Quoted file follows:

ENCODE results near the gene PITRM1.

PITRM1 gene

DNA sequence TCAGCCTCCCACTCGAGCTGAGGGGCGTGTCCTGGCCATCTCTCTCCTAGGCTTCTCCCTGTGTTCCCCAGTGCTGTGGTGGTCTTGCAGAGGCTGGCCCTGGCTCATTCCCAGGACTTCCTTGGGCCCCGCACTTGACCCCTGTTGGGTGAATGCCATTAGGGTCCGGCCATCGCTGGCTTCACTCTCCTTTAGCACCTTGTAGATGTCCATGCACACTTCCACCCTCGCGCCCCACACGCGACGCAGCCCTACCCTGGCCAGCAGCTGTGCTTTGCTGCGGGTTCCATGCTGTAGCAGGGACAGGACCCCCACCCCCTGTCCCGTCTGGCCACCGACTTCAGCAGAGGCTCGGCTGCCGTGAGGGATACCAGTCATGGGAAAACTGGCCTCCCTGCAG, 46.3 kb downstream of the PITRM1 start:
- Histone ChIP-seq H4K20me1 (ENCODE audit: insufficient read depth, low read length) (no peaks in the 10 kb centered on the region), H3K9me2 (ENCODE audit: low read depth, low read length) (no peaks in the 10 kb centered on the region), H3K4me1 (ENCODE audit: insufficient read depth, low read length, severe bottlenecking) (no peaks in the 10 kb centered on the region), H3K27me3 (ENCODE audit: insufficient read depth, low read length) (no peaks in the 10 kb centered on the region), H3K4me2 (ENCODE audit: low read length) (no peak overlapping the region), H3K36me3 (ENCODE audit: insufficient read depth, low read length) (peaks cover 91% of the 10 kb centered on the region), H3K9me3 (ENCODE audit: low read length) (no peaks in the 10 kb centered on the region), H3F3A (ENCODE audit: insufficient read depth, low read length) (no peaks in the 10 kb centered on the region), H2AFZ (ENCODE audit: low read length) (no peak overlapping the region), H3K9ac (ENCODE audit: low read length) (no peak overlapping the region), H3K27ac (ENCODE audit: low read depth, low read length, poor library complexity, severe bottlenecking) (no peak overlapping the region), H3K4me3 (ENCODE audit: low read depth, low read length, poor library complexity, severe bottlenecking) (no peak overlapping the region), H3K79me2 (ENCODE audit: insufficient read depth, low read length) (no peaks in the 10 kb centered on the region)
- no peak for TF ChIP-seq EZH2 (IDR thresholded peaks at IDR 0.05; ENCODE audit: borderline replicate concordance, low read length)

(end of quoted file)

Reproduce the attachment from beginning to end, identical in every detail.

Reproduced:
ENCODE results near the gene PITRM1.

PITRM1 gene

DNA sequence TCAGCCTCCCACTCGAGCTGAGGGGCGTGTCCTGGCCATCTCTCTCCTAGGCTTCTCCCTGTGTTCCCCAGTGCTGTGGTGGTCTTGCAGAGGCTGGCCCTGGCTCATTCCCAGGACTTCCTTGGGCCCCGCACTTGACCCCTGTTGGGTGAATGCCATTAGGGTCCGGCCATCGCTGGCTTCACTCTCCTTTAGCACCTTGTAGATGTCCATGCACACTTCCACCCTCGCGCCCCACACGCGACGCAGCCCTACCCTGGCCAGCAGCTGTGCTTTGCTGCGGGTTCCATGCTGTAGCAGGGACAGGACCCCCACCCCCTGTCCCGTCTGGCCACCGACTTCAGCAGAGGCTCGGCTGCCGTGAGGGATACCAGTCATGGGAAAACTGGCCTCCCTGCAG, 46.3 kb downstream of the PITRM1 start:
- Histone ChIP-seq H4K20me1 (ENCODE audit: insufficient read depth, low read length) (no peaks in the 10 kb centered on the region), H3K9me2 (ENCODE audit: low read depth, low read length) (no peaks in the 10 kb centered on the region), H3K4me1 (ENCODE audit: insufficient read depth, low read length, severe bottlenecking) (no peaks in the 10 kb centered on the region), H3K27me3 (ENCODE audit: insufficient read depth, low read length) (no peaks in the 10 kb centered on the region), H3K4me2 (ENCODE audit: low read length) (no peak overlapping the region), H3K36me3 (ENCODE audit: insufficient read depth, low read length) (peaks cover 91% of the 10 kb centered on the region), H3K9me3 (ENCODE audit: low read length) (no peaks in the 10 kb centered on the region), H3F3A (ENCODE audit: insufficient read depth, low read length) (no peaks in the 10 kb centered on the region), H2AFZ (ENCODE audit: low read length) (no peak overlapping the region), H3K9ac (ENCODE audit: low read length) (no peak overlapping the region), H3K27ac (ENCODE audit: low read depth, low read length, poor library complexity, severe bottlenecking) (no peak overlapping the region), H3K4me3 (ENCODE audit: low read depth, low read length, poor library complexity, severe bottlenecking) (no peak overlapping the region), H3K79me2 (ENCODE audit: insufficient read depth, low read length) (no peaks in the 10 kb centered on the region)
- no peak for TF ChIP-seq EZH2 (IDR thresholded peaks at IDR 0.05; ENCODE audit: borderline replicate concordance, low read length)